Low bandwidth asset management in Django
Low bandwidth implies high latency - in other words, when implementing a site for low bandwidth conditions we must pay attention to the size of our assets, but also to the packaging and number of assets we include on each page.
When it comes to Django, the de-facto solution for managing assets is django-assets: it will minify and compress our assets and, crucially, allow us to merge all assets of a type into a single file.
from django_assets import Bundle, register js = Bundle('common/jquery.js', 'site/base.js', 'site/widgets.js', filters='jsmin', output='gen/packed.js') register('js_all', js)
Or in a template:
Here is a simple approach to address this problem and re-introduce the structure that we would otherwise lose:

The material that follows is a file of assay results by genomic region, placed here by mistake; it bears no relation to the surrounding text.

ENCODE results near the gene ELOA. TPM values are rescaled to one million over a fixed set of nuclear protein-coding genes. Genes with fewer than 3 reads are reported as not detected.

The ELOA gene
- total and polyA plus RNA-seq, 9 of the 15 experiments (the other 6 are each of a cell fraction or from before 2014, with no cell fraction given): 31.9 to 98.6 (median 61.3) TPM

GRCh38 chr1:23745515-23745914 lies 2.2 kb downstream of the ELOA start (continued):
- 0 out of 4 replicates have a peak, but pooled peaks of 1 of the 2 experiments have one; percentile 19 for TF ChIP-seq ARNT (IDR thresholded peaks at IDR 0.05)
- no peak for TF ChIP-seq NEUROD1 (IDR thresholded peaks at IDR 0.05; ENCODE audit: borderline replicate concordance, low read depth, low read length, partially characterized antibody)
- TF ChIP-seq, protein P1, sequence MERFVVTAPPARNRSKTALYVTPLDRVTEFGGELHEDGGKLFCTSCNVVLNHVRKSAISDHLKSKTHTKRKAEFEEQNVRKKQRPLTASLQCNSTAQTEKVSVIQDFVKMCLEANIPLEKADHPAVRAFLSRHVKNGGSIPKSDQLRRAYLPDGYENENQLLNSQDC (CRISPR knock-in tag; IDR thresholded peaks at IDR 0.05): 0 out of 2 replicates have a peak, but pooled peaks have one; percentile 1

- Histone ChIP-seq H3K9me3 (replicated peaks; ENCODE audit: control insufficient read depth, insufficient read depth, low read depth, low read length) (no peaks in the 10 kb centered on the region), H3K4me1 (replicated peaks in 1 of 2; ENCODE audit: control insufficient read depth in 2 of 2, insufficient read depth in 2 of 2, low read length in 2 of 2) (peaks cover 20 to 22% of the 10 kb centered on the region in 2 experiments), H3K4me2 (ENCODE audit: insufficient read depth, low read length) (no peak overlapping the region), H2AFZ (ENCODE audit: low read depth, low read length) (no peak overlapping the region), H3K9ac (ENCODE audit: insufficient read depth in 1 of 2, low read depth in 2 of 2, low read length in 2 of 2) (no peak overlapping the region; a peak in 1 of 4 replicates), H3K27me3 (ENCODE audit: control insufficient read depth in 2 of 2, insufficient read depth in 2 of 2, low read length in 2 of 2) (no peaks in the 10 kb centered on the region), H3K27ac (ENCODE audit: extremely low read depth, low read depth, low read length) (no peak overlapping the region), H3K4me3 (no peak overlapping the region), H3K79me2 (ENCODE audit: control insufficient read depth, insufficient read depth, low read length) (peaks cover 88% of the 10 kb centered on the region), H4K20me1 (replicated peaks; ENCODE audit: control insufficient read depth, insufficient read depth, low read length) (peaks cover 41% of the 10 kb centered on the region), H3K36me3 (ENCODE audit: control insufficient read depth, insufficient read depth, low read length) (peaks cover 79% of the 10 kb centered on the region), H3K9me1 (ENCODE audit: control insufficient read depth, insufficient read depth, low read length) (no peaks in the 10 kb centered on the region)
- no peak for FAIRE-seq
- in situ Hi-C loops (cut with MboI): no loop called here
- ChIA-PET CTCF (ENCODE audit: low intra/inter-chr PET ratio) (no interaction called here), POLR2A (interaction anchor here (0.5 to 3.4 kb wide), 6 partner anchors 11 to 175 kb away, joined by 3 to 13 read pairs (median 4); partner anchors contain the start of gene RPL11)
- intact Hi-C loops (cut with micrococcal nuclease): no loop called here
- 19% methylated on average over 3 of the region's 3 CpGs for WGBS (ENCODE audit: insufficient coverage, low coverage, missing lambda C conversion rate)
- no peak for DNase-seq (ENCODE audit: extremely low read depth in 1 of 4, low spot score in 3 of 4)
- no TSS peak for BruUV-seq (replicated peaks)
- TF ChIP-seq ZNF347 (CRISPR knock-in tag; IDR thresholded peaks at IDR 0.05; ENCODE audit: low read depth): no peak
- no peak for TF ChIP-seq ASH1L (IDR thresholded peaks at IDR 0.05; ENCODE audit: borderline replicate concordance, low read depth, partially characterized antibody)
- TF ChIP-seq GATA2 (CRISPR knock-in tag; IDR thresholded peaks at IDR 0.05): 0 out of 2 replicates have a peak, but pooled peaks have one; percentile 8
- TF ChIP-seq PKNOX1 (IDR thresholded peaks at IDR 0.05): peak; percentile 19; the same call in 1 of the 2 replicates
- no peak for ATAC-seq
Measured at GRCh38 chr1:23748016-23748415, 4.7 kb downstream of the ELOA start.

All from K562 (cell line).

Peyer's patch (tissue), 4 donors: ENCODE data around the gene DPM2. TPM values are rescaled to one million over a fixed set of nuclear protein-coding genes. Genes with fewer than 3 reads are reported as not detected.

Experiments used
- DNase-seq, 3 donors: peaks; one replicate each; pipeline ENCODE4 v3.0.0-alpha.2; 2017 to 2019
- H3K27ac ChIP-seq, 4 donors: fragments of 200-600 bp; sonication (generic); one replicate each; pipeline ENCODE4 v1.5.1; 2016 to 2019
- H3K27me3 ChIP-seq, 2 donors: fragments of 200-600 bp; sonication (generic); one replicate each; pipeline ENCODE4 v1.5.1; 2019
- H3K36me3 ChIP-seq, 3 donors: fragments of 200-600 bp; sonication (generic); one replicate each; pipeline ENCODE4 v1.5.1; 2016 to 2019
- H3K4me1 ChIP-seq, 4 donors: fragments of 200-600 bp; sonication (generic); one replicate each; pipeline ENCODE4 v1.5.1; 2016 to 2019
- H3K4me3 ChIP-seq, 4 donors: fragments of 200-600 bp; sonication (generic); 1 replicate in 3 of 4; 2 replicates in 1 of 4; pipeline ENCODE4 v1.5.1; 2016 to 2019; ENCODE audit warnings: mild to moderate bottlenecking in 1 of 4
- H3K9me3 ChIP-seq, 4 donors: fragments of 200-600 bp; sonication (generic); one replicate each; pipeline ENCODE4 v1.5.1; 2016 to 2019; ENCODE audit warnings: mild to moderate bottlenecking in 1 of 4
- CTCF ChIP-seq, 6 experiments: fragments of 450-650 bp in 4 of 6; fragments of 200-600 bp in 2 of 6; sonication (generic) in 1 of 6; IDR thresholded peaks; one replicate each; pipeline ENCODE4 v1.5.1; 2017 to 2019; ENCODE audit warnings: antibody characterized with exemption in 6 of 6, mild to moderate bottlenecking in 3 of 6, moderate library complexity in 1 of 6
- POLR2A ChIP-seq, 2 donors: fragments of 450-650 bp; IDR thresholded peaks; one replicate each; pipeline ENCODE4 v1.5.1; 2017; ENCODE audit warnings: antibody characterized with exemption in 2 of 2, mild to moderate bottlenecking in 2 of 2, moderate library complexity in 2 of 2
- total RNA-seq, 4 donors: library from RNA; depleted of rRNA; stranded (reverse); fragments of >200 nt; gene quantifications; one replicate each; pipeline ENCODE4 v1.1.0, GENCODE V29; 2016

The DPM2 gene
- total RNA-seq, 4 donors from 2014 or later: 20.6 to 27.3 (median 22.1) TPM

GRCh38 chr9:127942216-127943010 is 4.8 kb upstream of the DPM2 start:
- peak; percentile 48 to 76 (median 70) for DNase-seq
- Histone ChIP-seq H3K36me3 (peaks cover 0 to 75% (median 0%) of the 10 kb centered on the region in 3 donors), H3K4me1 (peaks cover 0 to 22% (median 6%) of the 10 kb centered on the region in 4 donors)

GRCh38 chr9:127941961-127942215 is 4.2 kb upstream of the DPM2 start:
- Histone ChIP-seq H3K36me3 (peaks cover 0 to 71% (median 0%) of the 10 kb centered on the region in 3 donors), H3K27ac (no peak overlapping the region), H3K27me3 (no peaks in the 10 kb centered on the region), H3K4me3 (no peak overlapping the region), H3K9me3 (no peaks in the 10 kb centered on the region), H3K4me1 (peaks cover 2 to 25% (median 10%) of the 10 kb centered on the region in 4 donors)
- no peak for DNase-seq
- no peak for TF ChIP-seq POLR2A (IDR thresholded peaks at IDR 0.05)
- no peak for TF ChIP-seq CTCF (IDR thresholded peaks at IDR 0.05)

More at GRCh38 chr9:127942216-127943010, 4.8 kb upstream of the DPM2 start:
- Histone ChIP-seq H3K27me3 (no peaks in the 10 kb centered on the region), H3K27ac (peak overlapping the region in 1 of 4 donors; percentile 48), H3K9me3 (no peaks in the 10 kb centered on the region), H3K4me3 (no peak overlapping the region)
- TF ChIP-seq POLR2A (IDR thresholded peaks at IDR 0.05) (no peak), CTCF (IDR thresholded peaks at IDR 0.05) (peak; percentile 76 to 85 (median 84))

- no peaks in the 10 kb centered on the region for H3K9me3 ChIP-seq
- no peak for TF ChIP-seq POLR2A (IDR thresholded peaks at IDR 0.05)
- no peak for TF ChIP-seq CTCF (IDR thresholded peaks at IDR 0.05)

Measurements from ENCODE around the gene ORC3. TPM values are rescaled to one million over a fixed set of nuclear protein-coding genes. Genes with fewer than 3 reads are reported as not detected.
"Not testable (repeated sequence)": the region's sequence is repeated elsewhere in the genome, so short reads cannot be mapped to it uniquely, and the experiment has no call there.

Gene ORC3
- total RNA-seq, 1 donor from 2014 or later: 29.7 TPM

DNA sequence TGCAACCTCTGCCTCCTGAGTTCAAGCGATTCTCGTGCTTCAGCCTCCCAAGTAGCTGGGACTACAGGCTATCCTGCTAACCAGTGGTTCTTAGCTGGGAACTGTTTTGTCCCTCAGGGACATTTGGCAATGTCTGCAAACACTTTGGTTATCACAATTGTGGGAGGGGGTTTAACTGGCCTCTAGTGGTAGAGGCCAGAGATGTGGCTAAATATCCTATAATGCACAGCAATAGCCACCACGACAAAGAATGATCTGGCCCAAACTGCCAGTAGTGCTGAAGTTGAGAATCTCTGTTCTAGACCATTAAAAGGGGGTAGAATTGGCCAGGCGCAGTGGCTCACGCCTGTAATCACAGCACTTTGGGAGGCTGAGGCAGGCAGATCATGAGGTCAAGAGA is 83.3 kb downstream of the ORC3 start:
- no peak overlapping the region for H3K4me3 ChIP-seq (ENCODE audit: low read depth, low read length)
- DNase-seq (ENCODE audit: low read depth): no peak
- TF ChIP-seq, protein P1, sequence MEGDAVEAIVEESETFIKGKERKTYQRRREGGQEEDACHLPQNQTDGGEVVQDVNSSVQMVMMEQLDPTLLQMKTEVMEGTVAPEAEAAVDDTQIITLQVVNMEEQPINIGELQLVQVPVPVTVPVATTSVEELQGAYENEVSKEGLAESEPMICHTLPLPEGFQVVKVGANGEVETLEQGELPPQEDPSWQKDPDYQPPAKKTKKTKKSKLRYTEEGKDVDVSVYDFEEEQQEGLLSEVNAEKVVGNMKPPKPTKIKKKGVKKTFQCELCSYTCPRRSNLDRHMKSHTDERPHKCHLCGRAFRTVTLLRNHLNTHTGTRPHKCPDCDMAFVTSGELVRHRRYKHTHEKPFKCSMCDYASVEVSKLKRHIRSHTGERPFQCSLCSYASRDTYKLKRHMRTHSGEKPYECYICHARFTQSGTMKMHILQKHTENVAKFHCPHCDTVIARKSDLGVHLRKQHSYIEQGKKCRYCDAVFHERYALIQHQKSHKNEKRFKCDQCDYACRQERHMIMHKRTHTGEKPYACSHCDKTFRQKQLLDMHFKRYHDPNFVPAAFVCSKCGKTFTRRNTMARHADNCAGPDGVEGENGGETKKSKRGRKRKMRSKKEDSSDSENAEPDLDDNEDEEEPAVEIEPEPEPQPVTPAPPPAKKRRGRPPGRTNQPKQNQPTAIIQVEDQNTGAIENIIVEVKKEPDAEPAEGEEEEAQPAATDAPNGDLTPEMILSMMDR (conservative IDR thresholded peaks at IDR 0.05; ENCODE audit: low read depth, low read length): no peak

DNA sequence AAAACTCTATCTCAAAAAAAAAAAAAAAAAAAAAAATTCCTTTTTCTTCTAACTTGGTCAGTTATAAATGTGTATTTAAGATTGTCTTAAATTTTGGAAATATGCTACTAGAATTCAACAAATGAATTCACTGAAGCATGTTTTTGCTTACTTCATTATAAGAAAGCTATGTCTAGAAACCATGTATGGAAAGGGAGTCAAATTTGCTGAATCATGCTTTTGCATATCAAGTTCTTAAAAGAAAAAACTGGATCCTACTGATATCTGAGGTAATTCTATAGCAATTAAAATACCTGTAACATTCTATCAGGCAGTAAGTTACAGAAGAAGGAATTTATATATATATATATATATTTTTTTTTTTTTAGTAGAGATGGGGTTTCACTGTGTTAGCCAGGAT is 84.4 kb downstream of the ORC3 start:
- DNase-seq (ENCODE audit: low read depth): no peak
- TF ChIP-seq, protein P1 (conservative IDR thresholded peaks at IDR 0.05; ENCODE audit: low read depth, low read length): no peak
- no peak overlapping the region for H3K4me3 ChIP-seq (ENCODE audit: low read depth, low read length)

- Include all resources statically in one (python) file,
- In the same file create a function named
require_assets. All this function does is raise an exception if the required asset is not part of the list that gets build statically;
- Code that expects or needs a particular asset, say
my_asset.css, can than invoke
require_asset('my_asset.css'). If this is missing, an exception will be raised.
This way we re-introduce the link that we have lost when we moved our list of assets to
asset.py: If I read the python code that generates a page, and I see a call to
require_asset I know which assets are expected for that page. Conversely, if I wonder why a certain asset is included, I can search the code for calls to
require_asset that include that asset. Raising an exception in
require_asset also ensures we do not forget to add our assets in
Here is an example implementation of
This is a very lightweight implementation, and there are a number of obvious improvements that could be done:
- Dependency management;
- A template tag to call
But already this simple and lightweight implementation re-introduces the semantics and structure that we had lost when moving all our asset declaration in a single place.